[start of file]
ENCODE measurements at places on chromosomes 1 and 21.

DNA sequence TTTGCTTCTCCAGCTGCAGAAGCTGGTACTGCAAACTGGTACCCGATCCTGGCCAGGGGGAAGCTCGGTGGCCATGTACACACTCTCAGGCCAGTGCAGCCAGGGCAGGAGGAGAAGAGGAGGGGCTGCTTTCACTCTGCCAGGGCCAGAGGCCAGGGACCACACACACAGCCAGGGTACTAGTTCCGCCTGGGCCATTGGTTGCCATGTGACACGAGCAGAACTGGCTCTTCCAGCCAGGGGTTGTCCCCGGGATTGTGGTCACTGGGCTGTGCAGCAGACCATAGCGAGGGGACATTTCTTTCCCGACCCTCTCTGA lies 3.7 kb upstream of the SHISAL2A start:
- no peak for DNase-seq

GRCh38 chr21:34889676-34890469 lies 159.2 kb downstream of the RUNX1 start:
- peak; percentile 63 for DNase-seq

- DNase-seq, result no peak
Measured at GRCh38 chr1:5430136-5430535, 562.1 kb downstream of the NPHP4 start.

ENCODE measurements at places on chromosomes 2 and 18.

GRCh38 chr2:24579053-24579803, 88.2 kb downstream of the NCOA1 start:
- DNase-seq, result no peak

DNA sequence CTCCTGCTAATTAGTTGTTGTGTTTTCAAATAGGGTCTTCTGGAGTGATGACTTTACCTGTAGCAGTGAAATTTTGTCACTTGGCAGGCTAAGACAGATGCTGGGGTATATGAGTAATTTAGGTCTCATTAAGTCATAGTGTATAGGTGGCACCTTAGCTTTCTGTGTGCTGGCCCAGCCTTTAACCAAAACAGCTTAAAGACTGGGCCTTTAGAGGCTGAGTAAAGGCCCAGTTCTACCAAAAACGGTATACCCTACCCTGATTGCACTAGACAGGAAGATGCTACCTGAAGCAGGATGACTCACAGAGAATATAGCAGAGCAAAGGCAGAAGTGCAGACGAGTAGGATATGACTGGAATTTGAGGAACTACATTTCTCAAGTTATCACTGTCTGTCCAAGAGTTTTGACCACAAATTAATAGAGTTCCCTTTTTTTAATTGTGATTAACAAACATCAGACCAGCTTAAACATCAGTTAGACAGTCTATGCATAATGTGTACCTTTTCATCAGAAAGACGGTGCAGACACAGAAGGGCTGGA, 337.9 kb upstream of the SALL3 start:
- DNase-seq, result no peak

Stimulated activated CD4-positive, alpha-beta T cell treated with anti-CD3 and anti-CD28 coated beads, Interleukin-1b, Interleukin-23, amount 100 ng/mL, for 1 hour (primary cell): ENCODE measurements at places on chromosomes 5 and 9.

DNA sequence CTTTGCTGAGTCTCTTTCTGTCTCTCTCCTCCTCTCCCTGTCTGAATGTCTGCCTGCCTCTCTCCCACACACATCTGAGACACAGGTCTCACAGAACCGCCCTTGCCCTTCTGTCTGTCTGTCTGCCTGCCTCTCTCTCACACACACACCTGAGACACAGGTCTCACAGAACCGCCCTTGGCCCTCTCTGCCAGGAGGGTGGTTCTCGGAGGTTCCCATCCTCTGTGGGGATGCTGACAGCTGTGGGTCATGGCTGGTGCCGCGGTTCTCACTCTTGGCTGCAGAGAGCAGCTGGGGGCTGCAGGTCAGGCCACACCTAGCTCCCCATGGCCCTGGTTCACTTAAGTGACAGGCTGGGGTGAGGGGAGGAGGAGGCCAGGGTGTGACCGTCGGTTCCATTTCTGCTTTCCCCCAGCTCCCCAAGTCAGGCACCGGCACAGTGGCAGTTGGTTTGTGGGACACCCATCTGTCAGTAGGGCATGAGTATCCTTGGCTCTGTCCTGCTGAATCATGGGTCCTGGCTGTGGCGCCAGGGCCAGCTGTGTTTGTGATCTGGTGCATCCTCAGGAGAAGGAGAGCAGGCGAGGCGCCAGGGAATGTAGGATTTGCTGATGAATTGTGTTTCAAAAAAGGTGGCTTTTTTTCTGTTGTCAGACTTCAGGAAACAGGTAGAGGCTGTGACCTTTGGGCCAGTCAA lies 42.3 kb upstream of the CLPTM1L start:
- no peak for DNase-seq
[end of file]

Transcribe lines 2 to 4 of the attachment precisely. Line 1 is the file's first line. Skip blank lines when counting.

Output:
DNA sequence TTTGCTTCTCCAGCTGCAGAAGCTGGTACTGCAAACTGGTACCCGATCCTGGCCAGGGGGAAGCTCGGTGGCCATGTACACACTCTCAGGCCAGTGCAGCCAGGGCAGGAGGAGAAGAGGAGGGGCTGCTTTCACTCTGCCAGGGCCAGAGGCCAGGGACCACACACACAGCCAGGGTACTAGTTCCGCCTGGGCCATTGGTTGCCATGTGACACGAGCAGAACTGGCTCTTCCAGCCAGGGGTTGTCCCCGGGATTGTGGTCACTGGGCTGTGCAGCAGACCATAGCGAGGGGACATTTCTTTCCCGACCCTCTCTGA lies 3.7 kb upstream of the SHISAL2A start:
- no peak for DNase-seq

GRCh38 chr21:34889676-34890469 lies 159.2 kb downstream of the RUNX1 start: